Stanford University Medical Center researchers have identified a protein responsible for ensuring correct skull growth in newborn mice. The protein, called Noggin, inhibits fusion of bony plates in the skull until developmentally appropriate. The scientists hope that Noggin may one day replace surgery as a way to treat premature skull fusion in infants.
"About 1 in 2,000 children has growth plates in their skull that fuse prematurely," said Michael Longaker, MD. "The brain is rapidly expanding in size during the first two years of life. If the brains container - the skull - cant expand in a similar fashion, you have a big problem." Left untreated, the condition can lead to mental retardation, blindness and seizures, as well as a severely misshapen head.
Longaker, a pediatric craniofacial surgeon at Lucile Packard Childrens Hospital and a professor of surgery at the School of Medicine, can correct the defect by removing sections of fused bone from an infants skull. But the operation is complex. And because its difficult to accurately predict how much room is needed for expansion, the procedure may need to be repeated as the brain grows.
Zap! Graphene is bad news for bacteria
23.05.2017 | Rice University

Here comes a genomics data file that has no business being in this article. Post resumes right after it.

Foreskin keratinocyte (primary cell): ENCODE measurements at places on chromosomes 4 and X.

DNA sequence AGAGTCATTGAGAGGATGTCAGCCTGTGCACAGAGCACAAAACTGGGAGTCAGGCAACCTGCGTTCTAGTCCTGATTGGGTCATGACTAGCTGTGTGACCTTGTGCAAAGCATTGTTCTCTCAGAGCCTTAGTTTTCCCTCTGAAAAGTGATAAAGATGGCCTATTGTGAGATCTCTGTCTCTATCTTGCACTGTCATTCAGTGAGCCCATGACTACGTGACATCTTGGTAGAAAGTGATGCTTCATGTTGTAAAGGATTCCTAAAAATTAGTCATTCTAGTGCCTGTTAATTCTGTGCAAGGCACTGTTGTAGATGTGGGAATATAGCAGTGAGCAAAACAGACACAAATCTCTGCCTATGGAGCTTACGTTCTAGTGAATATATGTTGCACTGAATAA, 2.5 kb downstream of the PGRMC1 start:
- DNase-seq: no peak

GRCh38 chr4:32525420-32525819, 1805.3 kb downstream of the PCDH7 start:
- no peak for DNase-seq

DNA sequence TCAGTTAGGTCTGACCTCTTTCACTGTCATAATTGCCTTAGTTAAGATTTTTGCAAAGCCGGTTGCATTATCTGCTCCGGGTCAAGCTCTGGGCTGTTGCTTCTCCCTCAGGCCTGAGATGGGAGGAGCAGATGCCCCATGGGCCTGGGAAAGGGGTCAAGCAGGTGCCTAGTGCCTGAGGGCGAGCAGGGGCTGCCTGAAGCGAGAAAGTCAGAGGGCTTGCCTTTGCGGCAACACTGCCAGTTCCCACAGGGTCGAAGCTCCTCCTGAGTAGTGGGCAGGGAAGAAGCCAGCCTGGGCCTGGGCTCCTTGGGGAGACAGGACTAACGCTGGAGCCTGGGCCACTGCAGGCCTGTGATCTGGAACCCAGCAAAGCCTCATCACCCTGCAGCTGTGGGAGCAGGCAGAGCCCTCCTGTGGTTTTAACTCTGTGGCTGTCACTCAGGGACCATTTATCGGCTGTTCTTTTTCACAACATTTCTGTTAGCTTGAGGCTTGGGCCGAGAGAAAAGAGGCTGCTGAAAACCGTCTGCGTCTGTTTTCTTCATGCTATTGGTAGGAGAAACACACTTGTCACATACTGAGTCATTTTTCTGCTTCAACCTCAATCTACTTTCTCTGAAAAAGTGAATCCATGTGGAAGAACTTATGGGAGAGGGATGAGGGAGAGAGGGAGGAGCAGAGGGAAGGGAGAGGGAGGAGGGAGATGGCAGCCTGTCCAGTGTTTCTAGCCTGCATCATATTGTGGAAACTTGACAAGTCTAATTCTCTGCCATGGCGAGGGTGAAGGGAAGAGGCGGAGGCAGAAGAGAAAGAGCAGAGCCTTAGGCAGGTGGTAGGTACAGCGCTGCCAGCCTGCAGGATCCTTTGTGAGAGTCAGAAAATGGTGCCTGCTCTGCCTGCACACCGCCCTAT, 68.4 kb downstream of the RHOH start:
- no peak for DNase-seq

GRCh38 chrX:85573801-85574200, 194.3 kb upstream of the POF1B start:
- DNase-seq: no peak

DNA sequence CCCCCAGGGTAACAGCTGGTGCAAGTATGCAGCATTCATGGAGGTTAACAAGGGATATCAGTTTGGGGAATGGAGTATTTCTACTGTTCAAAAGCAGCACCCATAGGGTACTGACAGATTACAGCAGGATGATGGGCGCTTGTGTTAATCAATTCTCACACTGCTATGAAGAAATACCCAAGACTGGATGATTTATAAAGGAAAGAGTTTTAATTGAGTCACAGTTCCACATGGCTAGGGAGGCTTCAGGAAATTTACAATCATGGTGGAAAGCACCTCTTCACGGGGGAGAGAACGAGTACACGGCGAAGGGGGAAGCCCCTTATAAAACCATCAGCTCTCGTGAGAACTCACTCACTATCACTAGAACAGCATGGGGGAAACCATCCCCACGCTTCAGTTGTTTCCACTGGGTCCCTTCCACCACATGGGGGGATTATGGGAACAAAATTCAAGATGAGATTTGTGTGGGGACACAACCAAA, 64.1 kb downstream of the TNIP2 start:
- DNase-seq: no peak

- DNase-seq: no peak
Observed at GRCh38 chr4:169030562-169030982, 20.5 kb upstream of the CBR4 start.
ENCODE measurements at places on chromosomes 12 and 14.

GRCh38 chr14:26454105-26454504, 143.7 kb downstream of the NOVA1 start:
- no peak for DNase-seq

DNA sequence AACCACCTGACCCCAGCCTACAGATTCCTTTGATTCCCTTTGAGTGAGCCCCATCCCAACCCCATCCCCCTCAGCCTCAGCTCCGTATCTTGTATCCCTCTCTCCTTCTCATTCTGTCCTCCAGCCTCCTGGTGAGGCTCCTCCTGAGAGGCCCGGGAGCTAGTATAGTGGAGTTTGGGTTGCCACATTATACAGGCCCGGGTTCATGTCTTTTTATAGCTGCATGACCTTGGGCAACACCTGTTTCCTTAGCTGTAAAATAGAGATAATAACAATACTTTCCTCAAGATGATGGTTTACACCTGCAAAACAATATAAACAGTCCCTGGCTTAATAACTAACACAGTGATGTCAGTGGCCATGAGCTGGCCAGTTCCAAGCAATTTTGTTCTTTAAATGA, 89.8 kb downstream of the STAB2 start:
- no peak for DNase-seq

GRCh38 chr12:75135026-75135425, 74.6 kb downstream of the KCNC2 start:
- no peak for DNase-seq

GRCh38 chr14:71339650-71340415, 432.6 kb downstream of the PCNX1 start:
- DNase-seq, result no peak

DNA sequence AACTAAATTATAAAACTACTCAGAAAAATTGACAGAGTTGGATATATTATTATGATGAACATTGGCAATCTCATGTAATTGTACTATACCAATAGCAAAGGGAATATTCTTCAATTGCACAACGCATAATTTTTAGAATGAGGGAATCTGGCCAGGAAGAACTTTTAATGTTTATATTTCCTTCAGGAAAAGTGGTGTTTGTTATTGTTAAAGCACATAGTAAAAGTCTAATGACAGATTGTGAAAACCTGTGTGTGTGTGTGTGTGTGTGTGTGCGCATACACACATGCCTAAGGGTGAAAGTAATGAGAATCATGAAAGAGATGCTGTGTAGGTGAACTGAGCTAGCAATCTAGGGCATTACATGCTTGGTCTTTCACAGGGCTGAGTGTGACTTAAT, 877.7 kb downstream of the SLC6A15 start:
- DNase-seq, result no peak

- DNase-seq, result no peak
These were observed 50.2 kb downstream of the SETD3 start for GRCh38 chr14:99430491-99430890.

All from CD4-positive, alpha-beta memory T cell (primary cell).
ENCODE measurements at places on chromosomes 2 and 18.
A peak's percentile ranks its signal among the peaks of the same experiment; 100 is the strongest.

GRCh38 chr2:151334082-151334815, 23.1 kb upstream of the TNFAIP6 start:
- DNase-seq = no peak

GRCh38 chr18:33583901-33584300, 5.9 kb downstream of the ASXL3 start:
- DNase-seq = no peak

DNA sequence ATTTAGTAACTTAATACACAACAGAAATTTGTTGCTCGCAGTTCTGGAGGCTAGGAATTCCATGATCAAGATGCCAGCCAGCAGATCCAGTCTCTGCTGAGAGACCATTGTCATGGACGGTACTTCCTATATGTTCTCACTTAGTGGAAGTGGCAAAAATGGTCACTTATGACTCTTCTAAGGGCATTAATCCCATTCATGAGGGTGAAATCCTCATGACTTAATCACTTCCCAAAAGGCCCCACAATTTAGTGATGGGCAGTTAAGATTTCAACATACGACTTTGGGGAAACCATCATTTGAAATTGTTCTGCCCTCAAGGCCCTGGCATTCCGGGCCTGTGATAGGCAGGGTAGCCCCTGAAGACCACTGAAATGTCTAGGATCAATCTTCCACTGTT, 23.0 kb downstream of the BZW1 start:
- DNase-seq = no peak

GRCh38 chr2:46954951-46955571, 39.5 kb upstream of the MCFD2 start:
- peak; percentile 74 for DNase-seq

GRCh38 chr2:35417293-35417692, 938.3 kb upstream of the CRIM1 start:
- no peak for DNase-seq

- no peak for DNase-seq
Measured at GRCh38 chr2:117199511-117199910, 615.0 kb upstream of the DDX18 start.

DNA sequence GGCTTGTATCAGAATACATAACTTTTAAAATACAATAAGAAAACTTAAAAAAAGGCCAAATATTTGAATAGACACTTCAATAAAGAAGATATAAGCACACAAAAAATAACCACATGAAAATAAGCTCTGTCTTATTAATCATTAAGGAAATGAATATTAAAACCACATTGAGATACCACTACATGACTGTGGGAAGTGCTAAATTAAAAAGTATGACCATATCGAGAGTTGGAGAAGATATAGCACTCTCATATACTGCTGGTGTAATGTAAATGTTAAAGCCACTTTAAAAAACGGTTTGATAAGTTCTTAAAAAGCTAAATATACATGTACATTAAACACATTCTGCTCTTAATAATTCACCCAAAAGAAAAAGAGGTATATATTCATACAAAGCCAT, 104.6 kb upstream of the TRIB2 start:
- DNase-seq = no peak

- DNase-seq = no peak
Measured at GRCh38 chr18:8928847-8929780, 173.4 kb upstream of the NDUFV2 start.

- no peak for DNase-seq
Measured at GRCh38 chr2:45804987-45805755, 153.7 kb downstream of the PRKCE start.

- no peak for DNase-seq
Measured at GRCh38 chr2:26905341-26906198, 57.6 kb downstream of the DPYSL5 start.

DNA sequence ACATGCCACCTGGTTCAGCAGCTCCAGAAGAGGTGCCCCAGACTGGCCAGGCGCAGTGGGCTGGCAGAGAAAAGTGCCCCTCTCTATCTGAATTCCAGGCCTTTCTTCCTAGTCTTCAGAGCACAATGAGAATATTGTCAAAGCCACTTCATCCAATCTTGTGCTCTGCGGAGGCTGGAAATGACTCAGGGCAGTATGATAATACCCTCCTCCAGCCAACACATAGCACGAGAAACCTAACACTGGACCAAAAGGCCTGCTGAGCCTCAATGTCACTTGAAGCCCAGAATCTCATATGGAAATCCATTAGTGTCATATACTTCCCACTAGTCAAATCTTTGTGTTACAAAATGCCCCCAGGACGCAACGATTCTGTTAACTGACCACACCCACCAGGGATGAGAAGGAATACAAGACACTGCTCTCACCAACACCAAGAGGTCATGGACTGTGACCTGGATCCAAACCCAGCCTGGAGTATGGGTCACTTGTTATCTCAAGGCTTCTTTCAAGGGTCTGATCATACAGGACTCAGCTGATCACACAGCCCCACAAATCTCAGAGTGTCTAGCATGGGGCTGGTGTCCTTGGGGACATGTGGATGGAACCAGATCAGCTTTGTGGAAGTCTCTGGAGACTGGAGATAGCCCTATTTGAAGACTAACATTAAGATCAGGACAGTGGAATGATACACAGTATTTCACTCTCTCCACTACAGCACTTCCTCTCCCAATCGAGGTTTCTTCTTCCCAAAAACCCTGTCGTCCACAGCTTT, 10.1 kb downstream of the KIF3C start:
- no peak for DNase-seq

Discovery of an alga's 'dictionary of genes' could lead to advances in biofuels, medicine
23.05.2017 | University of California - Los Angeles
An international team of physicists has monitored the scattering behaviour of electrons in a non-conducting material in real-time. Their insights could be beneficial for radiotherapy.
We can refer to electrons in non-conducting materials as ‘sluggish’. Typically, they remain fixed in a location, deep inside an atomic composite. It is hence...
Two-dimensional magnetic structures are regarded as a promising material for new types of data storage, since the magnetic properties of individual molecular building blocks can be investigated and modified. For the first time, researchers have now produced a wafer-thin ferrimagnet, in which molecules with different magnetic centers arrange themselves on a gold surface to form a checkerboard pattern. Scientists at the Swiss Nanoscience Institute at the University of Basel and the Paul Scherrer Institute published their findings in the journal Nature Communications.
Ferrimagnets are composed of two centers which are magnetized at different strengths and point in opposing directions. Two-dimensional, quasi-flat ferrimagnets...
An Australian-Chinese research team has created the world's thinnest hologram, paving the way towards the integration of 3D holography into everyday...
In the race to produce a quantum computer, a number of projects are seeking a way to create quantum bits -- or qubits -- that are stable, meaning they are not much affected by changes in their environment. This normally needs highly nonlinear non-dissipative elements capable of functioning at very low temperatures.
In pursuit of this goal, researchers at EPFL's Laboratory of Photonics and Quantum Measurements LPQM (STI/SB), have investigated a nonlinear graphene-based...
Dental plaque and the viscous brown slime in drainpipes are two familiar examples of bacterial biofilms. Removing such bacterial depositions from surfaces is...
23.05.2017 | Event News
22.05.2017 | Event News
17.05.2017 | Event News
23.05.2017 | Physics and Astronomy
23.05.2017 | Life Sciences
23.05.2017 | Medical Engineering